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(WBIR) A UT Medical Center doctor, who normally treats trauma patients, dealt with a first--operating on a 385 lb. gorilla.

Wanto, a 37-year-old silverback Western lowland gorilla, had a broken femur. Knoxville Zoo keepers believe Wanto fractured the upper part of his right leg on Monday afternoon, by hitting the climbing bars in the gorillas' indoor courtyard. Once keepers noticed he was injured, they isolated him from the other gorillas and called veterinarians to evaluate him and give him pain medication.

A radiograph examination was done Tuesday morning, and the simple fracture was confirmed.

Knoxville Zoo staff determined that, though a little risky because of his age and special challenges involved with gorilla anesthetization, Wanto needed surgery to improve his quality of life and to speed up the healing process.

The surgery was performed Wednesday afternoon at the University of Tennessee College of Veterinary Medicine (UTCVM), but a veterinarian didn't perform the operation.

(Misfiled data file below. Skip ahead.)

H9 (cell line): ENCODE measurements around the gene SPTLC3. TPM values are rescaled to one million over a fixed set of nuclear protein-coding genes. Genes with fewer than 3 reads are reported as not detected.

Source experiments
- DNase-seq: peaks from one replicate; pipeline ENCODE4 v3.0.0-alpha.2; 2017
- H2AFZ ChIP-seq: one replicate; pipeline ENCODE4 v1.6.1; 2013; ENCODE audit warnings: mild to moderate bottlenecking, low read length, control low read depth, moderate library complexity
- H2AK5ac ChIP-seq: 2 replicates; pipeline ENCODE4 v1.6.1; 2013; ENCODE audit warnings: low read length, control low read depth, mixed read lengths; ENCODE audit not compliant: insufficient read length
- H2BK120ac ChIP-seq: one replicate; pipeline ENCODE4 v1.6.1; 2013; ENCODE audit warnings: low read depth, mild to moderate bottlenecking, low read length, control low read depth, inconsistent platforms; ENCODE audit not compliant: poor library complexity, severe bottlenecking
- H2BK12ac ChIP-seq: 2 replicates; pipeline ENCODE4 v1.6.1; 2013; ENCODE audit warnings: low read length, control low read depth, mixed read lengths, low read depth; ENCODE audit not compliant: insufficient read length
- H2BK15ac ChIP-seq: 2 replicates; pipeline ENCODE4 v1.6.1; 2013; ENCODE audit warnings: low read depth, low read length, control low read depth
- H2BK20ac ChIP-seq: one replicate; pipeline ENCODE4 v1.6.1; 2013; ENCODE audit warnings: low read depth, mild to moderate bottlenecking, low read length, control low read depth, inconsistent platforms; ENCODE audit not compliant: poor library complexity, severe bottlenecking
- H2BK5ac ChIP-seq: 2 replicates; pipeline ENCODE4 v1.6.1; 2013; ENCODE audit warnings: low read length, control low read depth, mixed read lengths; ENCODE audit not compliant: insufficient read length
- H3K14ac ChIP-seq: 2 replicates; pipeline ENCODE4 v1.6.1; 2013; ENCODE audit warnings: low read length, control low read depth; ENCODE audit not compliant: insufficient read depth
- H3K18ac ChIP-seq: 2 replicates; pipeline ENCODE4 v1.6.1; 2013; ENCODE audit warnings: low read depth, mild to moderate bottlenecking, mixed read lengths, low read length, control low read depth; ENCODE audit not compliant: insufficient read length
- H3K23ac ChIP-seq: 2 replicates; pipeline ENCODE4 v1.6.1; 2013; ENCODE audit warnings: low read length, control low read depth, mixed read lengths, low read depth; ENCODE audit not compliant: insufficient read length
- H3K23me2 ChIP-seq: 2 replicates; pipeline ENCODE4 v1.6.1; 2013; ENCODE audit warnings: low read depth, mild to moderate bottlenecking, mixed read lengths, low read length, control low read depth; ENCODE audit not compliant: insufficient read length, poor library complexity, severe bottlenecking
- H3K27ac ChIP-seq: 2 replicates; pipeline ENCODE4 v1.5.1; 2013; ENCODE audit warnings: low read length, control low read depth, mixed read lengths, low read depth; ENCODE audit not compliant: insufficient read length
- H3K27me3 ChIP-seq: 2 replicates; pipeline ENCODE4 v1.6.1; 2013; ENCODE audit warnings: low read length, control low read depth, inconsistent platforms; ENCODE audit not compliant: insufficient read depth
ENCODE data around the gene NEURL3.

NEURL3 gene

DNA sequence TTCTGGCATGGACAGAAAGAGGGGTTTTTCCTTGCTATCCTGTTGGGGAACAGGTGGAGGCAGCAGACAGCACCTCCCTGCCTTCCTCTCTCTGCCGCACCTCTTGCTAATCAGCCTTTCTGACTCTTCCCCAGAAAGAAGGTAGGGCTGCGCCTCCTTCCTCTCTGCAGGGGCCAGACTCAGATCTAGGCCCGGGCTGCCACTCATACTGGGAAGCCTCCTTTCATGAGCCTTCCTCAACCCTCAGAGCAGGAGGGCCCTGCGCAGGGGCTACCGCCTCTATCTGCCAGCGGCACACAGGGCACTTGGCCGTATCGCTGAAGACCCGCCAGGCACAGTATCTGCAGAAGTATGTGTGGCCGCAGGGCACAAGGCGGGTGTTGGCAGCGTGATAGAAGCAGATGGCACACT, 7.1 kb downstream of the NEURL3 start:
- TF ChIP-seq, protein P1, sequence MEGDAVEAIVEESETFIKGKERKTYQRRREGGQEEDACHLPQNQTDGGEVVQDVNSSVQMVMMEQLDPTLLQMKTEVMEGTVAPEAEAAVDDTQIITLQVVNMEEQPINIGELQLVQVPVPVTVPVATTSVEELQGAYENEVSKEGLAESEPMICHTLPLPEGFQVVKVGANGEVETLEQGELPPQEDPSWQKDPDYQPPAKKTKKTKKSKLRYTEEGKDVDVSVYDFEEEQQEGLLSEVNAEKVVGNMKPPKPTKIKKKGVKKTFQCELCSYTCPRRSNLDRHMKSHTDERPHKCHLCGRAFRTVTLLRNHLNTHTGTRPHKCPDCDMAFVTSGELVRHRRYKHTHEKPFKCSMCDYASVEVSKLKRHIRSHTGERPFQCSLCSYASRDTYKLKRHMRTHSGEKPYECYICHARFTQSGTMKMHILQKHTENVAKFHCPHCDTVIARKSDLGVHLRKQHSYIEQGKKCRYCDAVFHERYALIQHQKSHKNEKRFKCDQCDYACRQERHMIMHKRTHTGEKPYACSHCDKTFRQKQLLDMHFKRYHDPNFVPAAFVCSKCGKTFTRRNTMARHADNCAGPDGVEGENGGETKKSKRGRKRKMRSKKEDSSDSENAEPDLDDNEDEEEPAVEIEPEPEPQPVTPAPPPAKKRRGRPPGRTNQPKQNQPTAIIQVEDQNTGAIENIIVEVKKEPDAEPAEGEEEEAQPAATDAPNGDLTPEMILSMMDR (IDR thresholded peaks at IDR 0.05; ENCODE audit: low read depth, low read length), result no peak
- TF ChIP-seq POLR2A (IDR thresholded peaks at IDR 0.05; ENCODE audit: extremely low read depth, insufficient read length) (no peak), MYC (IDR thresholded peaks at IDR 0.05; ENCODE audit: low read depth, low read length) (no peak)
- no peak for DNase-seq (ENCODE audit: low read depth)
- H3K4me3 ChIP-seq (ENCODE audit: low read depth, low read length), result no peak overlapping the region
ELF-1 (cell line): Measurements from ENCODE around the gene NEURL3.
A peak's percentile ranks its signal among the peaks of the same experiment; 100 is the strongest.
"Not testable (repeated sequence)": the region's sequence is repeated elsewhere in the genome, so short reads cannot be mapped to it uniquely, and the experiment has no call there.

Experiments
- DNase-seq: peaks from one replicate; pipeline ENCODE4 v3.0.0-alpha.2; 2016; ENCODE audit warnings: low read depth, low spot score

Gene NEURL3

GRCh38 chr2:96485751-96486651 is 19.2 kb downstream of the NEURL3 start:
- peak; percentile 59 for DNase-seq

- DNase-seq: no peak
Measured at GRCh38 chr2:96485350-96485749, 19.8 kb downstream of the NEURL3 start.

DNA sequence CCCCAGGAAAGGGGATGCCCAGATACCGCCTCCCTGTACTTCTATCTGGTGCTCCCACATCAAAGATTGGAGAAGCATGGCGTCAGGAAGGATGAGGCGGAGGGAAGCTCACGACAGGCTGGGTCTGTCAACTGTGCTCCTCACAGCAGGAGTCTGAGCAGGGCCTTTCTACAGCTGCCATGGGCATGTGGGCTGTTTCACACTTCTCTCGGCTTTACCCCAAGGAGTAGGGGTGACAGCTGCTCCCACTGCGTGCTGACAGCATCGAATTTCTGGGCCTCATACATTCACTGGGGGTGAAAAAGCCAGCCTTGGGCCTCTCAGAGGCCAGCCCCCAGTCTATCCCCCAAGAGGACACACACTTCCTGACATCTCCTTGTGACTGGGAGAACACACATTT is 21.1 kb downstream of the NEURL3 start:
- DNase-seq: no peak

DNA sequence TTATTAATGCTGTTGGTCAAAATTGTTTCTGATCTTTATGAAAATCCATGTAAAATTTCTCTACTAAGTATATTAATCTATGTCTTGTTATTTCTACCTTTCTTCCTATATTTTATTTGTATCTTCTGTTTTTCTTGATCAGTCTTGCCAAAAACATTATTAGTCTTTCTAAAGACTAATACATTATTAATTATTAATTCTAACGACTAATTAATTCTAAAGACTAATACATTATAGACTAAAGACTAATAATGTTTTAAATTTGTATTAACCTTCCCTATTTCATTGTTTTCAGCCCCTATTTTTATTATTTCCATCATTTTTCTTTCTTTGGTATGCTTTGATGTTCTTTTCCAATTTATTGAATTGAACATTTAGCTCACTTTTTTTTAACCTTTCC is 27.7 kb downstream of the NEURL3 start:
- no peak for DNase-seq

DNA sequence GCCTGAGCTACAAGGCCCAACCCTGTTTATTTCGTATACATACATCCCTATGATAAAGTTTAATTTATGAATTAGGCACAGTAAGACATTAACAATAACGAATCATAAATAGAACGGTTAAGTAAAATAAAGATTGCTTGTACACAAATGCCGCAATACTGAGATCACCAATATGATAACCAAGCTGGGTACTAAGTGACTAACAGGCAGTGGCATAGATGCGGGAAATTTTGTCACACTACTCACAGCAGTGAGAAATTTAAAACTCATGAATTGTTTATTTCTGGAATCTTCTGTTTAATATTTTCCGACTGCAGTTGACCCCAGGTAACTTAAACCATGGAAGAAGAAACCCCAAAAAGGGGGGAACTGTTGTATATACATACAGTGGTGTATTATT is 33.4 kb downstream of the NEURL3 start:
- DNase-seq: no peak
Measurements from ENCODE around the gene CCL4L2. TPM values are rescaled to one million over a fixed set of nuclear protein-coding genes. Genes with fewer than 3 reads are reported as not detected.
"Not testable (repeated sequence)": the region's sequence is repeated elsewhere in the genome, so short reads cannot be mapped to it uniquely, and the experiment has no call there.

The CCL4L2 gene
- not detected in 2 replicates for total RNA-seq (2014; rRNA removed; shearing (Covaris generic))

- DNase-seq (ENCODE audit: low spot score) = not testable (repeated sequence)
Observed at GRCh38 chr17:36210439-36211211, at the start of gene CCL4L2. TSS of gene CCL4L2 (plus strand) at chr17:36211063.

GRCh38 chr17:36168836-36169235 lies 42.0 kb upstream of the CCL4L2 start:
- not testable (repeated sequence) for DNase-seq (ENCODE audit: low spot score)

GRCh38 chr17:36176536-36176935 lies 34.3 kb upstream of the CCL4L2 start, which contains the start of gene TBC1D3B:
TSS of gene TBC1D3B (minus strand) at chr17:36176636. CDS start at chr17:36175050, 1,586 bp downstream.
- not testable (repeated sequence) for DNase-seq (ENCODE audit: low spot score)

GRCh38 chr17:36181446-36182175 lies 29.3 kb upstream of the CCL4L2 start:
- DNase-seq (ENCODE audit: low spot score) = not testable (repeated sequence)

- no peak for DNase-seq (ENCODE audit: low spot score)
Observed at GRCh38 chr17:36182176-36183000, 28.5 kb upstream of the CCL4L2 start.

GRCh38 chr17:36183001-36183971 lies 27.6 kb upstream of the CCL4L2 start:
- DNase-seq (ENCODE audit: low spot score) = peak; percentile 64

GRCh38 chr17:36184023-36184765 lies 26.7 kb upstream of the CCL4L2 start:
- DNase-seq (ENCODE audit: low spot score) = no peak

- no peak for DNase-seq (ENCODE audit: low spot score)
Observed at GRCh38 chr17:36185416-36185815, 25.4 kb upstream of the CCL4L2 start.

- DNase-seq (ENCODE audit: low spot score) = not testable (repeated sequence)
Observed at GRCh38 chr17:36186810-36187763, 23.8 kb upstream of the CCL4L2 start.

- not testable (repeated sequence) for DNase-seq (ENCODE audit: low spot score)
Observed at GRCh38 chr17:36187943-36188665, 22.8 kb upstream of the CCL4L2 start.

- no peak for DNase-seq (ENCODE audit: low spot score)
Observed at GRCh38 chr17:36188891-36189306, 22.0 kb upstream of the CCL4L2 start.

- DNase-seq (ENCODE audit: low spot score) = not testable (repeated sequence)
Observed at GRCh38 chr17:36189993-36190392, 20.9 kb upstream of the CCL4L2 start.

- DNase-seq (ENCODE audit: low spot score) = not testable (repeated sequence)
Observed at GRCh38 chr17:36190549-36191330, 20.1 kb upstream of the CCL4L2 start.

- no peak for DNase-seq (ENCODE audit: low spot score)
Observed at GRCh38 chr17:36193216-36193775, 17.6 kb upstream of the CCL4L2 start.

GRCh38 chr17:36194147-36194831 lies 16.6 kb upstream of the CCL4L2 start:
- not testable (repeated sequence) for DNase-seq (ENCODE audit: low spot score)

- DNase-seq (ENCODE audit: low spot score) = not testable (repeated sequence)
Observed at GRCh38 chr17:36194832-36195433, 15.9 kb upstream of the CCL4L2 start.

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Because of the nature of the injury and the similarities between human and gorilla anatomy, an orthopedic specialist was needed. Dr. William Oros, a surgeon with the Advanced Orthopedic Center of Excellence at UT Medical Center who specializes in complex trauma cases, volunteered his time and performed the surgery, along with UT veterinarians.

"No, not this week, not ever, never ever thought I would," said Dr. Oros, when asked if he had ever operated on a gorilla before.

UTCVM Veterinarian Ed Ramsay, who specializes in zoological medicine, had called Dr. Oros for advice on the fracture.

"I said, 'How about one better, I'll just come do it,'" Oros said.

Oros treated Ramsay's broken leg more than two years ago.

"I'm glad I broke my leg and had that fixed before seeing this one. I probably would not have been as good of a patient," Ramsay said.

In addition, the vet school did not have a surgical bed that was strong enough to support the 385 lb. gorilla, so UT Medical Center donated the use of a table for the surgery.

Wanto is recovering from surgery back at the Knoxville Zoo. The procedure took 3.5 hours, at least two times longer than the same surgery would take on a person.

Wanto came to Knoxville Zoo to be with a group of females in 2013 on the recommendation of the Western Lowland Gorilla Species Survival Plan (SSP), which manages the breeding and social placement of Western lowland gorillas in zoos accredited by the Association of Zoos and Aquariums (AZA).

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